Prior to this ceremony, the Corporation’s Renewable Energy Unit conducted trainings for these families on how to install and maintain these sets, as they are responsible for this part. The Corporation will carry out inspection of the installations and supply the batteries prior to commissioning these systems.

Coconut Oil for Electricity Generation

The Corporation in partnership with SOPAC and UNDP executed a pilot project in early 2005 with the implementation of a study on the feasibility of coconut oil as a biofuel to generate electricity. A blend of 10% coconut oil and 90% diesel was tested on engine #2A at Salelologa Power Station.

In 2009, EPC trialed three of its four diesel generators at the Tanugamanono Power Station on a blend of 5% coconut oil and 95% diesel, which were successful.

Coconut Oil for Vehicles
the Corporation implemented the CocoTran Project two years ago, which aimed at determining the technical and financial feasibility of utilizing coconut oil in the Corporation’s vehicles. Consequently, three EPC vehicles operated satisfactorily on coconut oil/jet fuel blend. However, due to the unavailability of coconut oil at that time, this project was put on hold.

Wind Power

With support from UNDP, SOPAC and Risoe National Laboratory, the Corporation in collaboration with MNRE and Ministry of Finance’s Energy Unit, continue to implement the Upolu and Savaii Wind Energy Assessment Project.

Two wind monitoring masts were installed at Satitoa Aleipata and Afulilo, to collect wind data. It has been reported that since installation, these masts have been collecting reliable wind data, as well as a host of other meteorological information.

The Savaii Wind Resource Assessment, an extension of the Upolu project will see the installation of wind monitoring stations at two locations in Savaii.

The most promising sources of larger scale power generation in Samoa are small run-of-river hydro, wind and biofuels. There are, however, many challenges to the uptake of these renewable energies, including a lack of data on renewable energy potential, land tenure agreements, and not least the often higher initial equipment capital costs.

Small hydropower

There is significant potential for further utilisation of small-scale hydropower around many of Samoa’s river systems. Over the years, rivers identified as having hydro potential on Savai’i are Vailoa, Lata, Vaita’i and Sili; while on Upolu are Namo, Lotofaga, Tafitoala and Faleseela.

The EPC are currently investigating the purchase and operation of equipment for monitoring hydro potential around the country and hope to increase the knowledge of the available hydro potential of these and other river systems.

Samoa Photovoltaic (PV) Rural Electrification Programme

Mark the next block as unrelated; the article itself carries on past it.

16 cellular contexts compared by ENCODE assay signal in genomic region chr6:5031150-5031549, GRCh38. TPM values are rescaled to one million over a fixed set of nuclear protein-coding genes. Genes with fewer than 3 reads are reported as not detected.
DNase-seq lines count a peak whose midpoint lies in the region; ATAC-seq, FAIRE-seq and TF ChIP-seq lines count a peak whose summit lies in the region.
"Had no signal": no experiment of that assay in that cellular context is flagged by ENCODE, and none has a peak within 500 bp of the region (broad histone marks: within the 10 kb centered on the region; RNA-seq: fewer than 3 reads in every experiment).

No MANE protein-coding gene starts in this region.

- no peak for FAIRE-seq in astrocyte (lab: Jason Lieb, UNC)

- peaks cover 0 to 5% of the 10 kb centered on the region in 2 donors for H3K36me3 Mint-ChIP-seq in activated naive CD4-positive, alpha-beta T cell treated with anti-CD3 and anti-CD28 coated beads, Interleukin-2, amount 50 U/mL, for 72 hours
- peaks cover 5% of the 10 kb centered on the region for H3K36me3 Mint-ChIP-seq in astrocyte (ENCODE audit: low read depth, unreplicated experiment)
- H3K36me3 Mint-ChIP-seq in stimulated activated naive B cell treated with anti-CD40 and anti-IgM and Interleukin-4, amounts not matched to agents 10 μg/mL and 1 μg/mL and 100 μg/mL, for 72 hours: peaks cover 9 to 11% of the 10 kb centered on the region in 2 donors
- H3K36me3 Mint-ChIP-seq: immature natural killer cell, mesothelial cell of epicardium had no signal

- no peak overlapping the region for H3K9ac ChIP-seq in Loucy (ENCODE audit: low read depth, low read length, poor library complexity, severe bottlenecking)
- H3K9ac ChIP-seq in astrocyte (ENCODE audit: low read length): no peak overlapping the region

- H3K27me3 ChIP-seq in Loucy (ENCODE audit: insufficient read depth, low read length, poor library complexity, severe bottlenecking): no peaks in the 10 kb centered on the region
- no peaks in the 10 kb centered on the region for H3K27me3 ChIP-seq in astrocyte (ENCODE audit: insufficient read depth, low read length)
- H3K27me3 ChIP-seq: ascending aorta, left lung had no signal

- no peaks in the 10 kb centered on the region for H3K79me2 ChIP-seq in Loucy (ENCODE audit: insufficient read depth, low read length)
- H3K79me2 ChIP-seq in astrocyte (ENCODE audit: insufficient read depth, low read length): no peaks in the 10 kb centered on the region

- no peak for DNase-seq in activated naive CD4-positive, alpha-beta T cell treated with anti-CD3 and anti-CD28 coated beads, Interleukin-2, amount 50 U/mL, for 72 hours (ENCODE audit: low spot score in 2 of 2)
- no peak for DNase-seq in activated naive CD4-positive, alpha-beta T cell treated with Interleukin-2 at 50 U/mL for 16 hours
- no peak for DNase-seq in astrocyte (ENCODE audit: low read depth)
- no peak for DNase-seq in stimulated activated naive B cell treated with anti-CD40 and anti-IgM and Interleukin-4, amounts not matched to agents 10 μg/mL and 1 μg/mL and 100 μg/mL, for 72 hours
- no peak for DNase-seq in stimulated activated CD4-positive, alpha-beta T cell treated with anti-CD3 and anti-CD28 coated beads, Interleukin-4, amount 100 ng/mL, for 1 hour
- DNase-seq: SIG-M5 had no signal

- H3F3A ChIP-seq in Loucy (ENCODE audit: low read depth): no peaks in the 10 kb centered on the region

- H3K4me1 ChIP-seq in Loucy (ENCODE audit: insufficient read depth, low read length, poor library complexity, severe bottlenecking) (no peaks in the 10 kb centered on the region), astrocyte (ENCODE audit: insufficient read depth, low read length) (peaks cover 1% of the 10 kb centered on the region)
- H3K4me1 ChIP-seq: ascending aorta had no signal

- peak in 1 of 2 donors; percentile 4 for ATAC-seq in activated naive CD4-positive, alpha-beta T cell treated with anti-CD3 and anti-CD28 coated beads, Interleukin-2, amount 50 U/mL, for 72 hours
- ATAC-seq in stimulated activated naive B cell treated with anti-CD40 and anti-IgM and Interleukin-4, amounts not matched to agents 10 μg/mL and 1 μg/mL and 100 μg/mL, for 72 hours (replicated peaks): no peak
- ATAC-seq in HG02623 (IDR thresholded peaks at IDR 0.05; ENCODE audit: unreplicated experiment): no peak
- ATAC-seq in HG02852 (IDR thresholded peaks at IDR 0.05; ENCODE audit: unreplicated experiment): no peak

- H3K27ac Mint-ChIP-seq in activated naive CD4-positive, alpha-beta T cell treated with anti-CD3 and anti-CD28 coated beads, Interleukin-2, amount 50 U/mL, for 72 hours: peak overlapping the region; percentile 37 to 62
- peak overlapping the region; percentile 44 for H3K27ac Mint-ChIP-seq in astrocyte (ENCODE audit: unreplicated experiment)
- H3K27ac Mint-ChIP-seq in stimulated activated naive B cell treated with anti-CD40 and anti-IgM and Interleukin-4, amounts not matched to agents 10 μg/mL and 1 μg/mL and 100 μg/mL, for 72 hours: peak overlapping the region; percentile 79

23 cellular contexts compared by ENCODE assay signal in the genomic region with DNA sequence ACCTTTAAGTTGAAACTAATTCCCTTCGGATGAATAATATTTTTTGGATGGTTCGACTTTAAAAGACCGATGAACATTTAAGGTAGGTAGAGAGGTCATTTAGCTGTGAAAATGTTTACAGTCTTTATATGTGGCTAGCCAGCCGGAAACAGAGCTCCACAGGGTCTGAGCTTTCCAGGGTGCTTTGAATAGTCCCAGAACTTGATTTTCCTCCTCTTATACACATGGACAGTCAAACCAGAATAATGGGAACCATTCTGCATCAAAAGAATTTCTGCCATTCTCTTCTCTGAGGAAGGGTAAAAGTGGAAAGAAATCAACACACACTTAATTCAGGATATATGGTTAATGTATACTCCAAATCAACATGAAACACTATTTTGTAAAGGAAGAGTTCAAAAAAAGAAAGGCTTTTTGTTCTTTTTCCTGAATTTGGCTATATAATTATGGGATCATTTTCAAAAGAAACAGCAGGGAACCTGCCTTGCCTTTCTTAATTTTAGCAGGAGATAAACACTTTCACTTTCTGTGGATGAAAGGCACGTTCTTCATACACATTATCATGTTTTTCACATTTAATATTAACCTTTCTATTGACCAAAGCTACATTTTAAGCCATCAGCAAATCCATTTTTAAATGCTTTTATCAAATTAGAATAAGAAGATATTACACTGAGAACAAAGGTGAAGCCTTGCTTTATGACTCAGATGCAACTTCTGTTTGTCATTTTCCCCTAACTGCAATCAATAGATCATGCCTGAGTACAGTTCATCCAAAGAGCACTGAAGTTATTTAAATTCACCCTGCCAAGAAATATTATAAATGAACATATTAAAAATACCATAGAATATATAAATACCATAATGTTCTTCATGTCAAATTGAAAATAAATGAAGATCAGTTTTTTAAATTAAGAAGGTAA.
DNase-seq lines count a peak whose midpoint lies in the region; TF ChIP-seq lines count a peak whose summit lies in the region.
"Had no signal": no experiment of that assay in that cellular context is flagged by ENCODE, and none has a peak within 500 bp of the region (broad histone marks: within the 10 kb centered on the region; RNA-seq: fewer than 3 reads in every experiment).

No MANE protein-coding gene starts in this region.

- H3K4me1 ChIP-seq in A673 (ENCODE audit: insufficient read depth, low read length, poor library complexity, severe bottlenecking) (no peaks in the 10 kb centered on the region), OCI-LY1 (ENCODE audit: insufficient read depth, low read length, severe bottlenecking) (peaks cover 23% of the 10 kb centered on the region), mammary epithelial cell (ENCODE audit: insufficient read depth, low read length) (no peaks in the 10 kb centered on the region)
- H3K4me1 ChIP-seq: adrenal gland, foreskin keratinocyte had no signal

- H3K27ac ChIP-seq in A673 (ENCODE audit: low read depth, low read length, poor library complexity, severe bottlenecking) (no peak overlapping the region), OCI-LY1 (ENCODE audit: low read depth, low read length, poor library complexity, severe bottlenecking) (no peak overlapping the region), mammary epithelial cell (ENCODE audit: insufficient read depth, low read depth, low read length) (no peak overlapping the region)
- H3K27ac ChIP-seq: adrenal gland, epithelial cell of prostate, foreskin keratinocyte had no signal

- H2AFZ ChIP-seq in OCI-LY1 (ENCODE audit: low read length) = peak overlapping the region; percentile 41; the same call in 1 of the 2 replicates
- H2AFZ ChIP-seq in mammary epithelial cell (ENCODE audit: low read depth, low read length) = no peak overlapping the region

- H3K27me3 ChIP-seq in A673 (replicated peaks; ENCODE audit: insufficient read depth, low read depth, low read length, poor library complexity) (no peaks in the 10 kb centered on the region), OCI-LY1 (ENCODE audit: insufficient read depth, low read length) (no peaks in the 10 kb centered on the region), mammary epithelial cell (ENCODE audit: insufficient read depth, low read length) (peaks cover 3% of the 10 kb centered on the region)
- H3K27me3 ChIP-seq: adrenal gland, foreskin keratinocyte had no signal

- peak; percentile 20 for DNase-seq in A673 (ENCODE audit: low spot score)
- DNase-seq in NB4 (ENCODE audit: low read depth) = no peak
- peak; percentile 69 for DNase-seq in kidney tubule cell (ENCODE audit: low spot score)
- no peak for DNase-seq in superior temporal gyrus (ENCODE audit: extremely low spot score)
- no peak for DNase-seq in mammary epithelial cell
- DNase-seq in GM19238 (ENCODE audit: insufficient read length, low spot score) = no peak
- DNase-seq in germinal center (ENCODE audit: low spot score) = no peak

This project hopes to provide the remaining non-electrified households in Samoa (5% of the population) with 24 hours supply of electricity using stand alone solar photovoltaic installations.

With the support of the UNDP, Government of Samoa, SOPAC, Government of Denmark’s PIEPSAP Project and ADB, a preparatory phase was undertaken for this project in early 2007. In 2008, the surveys were completed and the number of non-electrifies households were identified, and the outcomes of the preparatory phase were successfully achieved with potential mini-grid sites identified at Sa’aga, Aleisa and Apolima.

Samoa, formerly Western Samoa, is in the South Pacific Ocean about 2,200 mi (3,540 km) south of Hawaii. The larger islands in the Samoan chain, Upolu and Savai’i, are mountainous and of volcanic origin. There is little level land except in the coastal areas, where most cultivation takes place.

Polynesians, possibly from Tonga, first settled in the Samoan islands about 1000 B.C. Samoa was explored by Dutch and French traders in the 18th century. Toward the end of the 19th century, conflicting interests of the U.S., Britain, and Germany resulted in an 1899 treaty that recognized the paramount interests of the U.S. in those islands west of 171°W (American Samoa) and Germany’s interests in the other islands (Western Samoa).

New Zealand seized Western Samoa from Germany in 1914, and in 1946 it became a UN trust territory administered by New Zealand. A resistance movement to both German and New Zealand rule, known as the Mau (“strongly held view”) movement, helped to edge the islands toward independence on Jan. 1, 1962. A constitutional monarchy, Samoa has a legislative assembly whose members are from the matai, or titled class.

Barraged regularly by cyclones that have wreaked havoc on the country’s primarily agrarian economy, Samoa has begun stepping up its tourism industry—not such a difficult undertaking in this archetypal South Pacific paradise.

A referendum in 1990 gave women the right to vote for the first time. In 1997, a new constitutional amendment changed the country’s name to Samoa.